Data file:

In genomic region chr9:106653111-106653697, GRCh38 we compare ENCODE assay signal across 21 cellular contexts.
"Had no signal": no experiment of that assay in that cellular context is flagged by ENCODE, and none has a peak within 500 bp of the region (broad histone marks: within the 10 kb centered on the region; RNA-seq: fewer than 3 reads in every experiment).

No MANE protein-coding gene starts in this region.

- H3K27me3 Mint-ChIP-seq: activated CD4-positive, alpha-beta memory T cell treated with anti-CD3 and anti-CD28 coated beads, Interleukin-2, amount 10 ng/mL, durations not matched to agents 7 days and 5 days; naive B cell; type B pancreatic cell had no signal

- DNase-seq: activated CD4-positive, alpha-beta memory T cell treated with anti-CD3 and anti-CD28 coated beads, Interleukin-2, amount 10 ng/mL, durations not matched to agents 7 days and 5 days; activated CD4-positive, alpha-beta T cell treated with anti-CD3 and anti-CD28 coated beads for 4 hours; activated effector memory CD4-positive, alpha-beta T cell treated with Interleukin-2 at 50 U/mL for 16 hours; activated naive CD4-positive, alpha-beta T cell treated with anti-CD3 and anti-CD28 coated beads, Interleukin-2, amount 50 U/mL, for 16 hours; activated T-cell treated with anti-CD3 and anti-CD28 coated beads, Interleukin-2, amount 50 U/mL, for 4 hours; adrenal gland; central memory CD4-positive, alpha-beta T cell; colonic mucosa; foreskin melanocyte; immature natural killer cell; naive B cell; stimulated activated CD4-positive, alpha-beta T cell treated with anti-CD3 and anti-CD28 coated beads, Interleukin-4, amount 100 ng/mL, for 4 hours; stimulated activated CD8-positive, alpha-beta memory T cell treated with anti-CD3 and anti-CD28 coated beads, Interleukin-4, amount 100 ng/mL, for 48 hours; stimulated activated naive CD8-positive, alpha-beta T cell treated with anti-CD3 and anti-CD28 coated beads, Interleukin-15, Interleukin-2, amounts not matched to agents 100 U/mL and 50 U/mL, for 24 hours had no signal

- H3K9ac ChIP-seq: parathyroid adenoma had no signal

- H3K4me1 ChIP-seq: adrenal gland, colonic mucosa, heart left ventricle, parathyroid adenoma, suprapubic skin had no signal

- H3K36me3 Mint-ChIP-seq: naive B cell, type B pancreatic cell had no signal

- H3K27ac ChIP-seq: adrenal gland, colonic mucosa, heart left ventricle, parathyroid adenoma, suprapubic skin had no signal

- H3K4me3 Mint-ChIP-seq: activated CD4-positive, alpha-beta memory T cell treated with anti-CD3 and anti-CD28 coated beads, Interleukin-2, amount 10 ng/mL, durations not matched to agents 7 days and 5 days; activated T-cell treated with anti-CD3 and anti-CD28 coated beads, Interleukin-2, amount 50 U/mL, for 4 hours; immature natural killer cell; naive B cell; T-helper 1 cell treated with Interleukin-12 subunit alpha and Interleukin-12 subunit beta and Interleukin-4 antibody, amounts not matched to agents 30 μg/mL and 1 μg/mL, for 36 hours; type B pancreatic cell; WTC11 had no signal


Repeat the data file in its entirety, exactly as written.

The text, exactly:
In genomic region chr9:106653111-106653697, GRCh38 we compare ENCODE assay signal across 21 cellular contexts.
"Had no signal": no experiment of that assay in that cellular context is flagged by ENCODE, and none has a peak within 500 bp of the region (broad histone marks: within the 10 kb centered on the region; RNA-seq: fewer than 3 reads in every experiment).

No MANE protein-coding gene starts in this region.

- H3K27me3 Mint-ChIP-seq: activated CD4-positive, alpha-beta memory T cell treated with anti-CD3 and anti-CD28 coated beads, Interleukin-2, amount 10 ng/mL, durations not matched to agents 7 days and 5 days; naive B cell; type B pancreatic cell had no signal

- DNase-seq: activated CD4-positive, alpha-beta memory T cell treated with anti-CD3 and anti-CD28 coated beads, Interleukin-2, amount 10 ng/mL, durations not matched to agents 7 days and 5 days; activated CD4-positive, alpha-beta T cell treated with anti-CD3 and anti-CD28 coated beads for 4 hours; activated effector memory CD4-positive, alpha-beta T cell treated with Interleukin-2 at 50 U/mL for 16 hours; activated naive CD4-positive, alpha-beta T cell treated with anti-CD3 and anti-CD28 coated beads, Interleukin-2, amount 50 U/mL, for 16 hours; activated T-cell treated with anti-CD3 and anti-CD28 coated beads, Interleukin-2, amount 50 U/mL, for 4 hours; adrenal gland; central memory CD4-positive, alpha-beta T cell; colonic mucosa; foreskin melanocyte; immature natural killer cell; naive B cell; stimulated activated CD4-positive, alpha-beta T cell treated with anti-CD3 and anti-CD28 coated beads, Interleukin-4, amount 100 ng/mL, for 4 hours; stimulated activated CD8-positive, alpha-beta memory T cell treated with anti-CD3 and anti-CD28 coated beads, Interleukin-4, amount 100 ng/mL, for 48 hours; stimulated activated naive CD8-positive, alpha-beta T cell treated with anti-CD3 and anti-CD28 coated beads, Interleukin-15, Interleukin-2, amounts not matched to agents 100 U/mL and 50 U/mL, for 24 hours had no signal

- H3K9ac ChIP-seq: parathyroid adenoma had no signal

- H3K4me1 ChIP-seq: adrenal gland, colonic mucosa, heart left ventricle, parathyroid adenoma, suprapubic skin had no signal

- H3K36me3 Mint-ChIP-seq: naive B cell, type B pancreatic cell had no signal

- H3K27ac ChIP-seq: adrenal gland, colonic mucosa, heart left ventricle, parathyroid adenoma, suprapubic skin had no signal

- H3K4me3 Mint-ChIP-seq: activated CD4-positive, alpha-beta memory T cell treated with anti-CD3 and anti-CD28 coated beads, Interleukin-2, amount 10 ng/mL, durations not matched to agents 7 days and 5 days; activated T-cell treated with anti-CD3 and anti-CD28 coated beads, Interleukin-2, amount 50 U/mL, for 4 hours; immature natural killer cell; naive B cell; T-helper 1 cell treated with Interleukin-12 subunit alpha and Interleukin-12 subunit beta and Interleukin-4 antibody, amounts not matched to agents 30 μg/mL and 1 μg/mL, for 36 hours; type B pancreatic cell; WTC11 had no signal